It has never been more important than now for good design to help navigate the changing landscape of seniors living as it embarks on significant transformation. It’s time for empowered design thinking across the industry. We know this won’t be easy, no significant change ever is. The sector is uniquely placed. It is both a residence and a workplace. A place of autonomy and a place of supportive care. A place of intimacy as well as social engagement and facilitation. Here, good design must empower across key themes of inclusivity, care, access, connectedness, communication, wellness, contribution and service – and engage across allconsumers holistically. That means residents, staff, volunteers, carers, and the broader community.
The sector has already undergone significant and welcomed design changes, shifting away from its original clinical roots. Aged Care has evolved to embrace a more residential-like experience reflecting the comforts and familiarity of home. Contemporary retirement villages appear closer to resort style living with locations and amenities to suit. Hotel-like hospitality and service quality has penetrated the sector with luxurious furnishings and finishes, desirable anchor tenancies with street appeal, and discrete separation of back of house operations.
Marchese Partners has a proud legacy for good design. We are champions of life-long learning and knowledge sharing through ongoing collaborationswith our industry partners, research institutes and academia such as the National Ageing Research Institute (Australia), Stirling University (UK), The Dementia Services Development Centre (UK), and the University of Melbourne School of Population and Global Health (Australia). We are passionately committed to learning and toengagingwith research – across multiple disciplines and expertise – each tackling the social, physical, environmental, and technological challenges facing our ageing population across the full spectrum of care. Similarly, we offer a conduit for research to apply its lessons within the parameters of operational realities and commercial practicalities. A two-way exchange of learning opportunities, and not just when a project need is realised. We facilitate opportunities in which our clients are invited to contribute to this exchange directly. An invitation increasingly accepted more and more. We use this cross collaboration of disciplines, expertise and knowledge to build our internal intelligence within our practice and to continue to improve and evolve our design philosophy.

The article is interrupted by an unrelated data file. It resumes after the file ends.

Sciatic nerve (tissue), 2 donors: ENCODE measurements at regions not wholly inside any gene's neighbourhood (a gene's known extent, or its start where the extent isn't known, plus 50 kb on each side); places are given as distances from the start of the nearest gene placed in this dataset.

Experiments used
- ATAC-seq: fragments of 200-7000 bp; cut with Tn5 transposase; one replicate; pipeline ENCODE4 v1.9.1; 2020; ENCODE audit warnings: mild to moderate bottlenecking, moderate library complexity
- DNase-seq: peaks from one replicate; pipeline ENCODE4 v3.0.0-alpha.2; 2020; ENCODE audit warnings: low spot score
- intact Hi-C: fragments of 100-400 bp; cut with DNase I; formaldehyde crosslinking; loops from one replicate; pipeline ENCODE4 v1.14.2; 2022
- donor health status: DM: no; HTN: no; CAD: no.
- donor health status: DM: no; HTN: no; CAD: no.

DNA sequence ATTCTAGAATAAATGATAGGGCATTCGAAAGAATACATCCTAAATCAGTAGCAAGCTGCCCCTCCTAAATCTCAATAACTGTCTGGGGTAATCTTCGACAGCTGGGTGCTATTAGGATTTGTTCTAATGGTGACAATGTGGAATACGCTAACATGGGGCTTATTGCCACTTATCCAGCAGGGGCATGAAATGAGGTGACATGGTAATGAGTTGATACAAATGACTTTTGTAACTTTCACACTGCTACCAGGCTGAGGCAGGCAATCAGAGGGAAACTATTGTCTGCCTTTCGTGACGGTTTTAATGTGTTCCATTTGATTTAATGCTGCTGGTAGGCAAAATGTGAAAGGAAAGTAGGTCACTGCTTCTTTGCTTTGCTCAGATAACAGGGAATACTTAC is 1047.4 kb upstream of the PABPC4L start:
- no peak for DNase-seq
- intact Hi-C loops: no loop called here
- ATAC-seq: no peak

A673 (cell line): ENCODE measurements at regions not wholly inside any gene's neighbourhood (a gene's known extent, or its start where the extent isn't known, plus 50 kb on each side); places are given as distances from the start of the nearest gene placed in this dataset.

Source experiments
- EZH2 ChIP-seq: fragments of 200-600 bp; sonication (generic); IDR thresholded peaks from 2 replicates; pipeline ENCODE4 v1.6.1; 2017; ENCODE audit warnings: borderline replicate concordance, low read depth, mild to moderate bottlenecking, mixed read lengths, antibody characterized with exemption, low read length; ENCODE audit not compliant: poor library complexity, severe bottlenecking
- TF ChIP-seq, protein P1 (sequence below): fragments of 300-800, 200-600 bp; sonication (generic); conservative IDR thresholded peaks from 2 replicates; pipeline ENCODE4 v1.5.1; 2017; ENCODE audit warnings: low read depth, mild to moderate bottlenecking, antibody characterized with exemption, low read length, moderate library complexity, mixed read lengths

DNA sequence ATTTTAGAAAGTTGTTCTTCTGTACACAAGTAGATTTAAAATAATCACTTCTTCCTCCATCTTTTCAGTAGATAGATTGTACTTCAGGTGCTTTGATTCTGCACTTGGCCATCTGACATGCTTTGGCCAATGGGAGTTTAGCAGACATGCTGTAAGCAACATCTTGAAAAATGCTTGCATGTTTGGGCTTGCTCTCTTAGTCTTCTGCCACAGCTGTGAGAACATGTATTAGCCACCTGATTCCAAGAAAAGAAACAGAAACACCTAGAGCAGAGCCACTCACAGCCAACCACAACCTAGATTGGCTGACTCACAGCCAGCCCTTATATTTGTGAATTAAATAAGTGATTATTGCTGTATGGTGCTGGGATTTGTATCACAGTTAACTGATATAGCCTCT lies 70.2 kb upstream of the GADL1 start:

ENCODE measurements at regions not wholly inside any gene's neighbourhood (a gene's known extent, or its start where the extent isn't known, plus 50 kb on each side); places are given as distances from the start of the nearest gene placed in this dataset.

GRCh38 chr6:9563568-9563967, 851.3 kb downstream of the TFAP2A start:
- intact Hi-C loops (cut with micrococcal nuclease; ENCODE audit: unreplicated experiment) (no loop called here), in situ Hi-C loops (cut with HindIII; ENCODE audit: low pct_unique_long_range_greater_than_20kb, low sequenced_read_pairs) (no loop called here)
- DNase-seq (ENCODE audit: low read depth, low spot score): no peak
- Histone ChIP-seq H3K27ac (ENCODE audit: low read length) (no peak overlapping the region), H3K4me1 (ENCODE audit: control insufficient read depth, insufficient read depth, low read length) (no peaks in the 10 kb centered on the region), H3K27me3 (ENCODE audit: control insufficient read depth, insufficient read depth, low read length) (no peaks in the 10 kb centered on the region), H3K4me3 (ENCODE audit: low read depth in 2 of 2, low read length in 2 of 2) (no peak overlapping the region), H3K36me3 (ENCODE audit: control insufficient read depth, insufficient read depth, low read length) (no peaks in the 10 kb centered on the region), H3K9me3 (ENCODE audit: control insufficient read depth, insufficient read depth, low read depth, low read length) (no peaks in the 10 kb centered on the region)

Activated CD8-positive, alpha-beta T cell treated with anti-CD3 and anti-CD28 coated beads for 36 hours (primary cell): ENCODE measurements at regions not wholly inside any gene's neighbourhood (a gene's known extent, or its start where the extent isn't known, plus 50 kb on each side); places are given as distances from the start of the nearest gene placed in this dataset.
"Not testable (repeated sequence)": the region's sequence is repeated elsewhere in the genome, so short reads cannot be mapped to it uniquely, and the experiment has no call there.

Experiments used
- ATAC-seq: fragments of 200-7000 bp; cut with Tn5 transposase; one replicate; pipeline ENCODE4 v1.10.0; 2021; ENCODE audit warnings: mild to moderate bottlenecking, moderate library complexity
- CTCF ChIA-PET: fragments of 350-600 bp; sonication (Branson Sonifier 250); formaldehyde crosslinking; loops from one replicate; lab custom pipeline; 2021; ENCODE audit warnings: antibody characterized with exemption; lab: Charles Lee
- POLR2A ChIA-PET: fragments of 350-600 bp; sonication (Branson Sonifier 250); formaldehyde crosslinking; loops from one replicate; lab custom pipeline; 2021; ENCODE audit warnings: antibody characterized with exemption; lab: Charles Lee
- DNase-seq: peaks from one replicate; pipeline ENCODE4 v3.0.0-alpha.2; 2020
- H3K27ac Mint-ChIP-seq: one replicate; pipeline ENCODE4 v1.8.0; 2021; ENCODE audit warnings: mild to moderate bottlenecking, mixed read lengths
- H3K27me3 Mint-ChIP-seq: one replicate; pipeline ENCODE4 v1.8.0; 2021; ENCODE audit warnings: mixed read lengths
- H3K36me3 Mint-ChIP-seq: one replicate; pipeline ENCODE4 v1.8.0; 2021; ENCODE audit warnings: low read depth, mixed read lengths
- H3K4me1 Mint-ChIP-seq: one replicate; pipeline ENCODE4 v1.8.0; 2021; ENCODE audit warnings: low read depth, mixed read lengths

Engagement with research is our passion. It is what sets us apart and enables us to respond positively, immediately and proactively to our clients to reflect evolving and emerging societal expectations. To reach great design outcomes and in turn improve the lives and experiences of all stakeholders within the seniors living sector.
Our design philosophy is founded on heavily supported evidence regarding social, physical and environmental attributes to ageing positively. Principles which enhance the spirit of life, and are centered on pillars of inclusion, engagement, autonomy and connection. Our design principles are Marchese Partner’s DNA. Our blueprint. They guide a projects vision and provide a consistent framework for design decisions throughout the life of the project.
Take for example Waterbrook Greenwich and Watermark Castle Cove. Both projects were completed by Marchese Partners in the mid 2000’s, pioneering the lifestyle led approach to retirement livingwe are accustomed to expecting today in direct response to evolving market needs. Both projects offer amenities and a lifestyle more akin to 5-star hotels and resorts – emphasising a quality of lifeweighted heavily towards living more so than retiring. Both Waterbrook and Watermark remain destinations of choice, and still to this day, are considered benchmark developments in Sydney – a testament to their responsive design, a brave and willing client and meeting change with a positive mindset.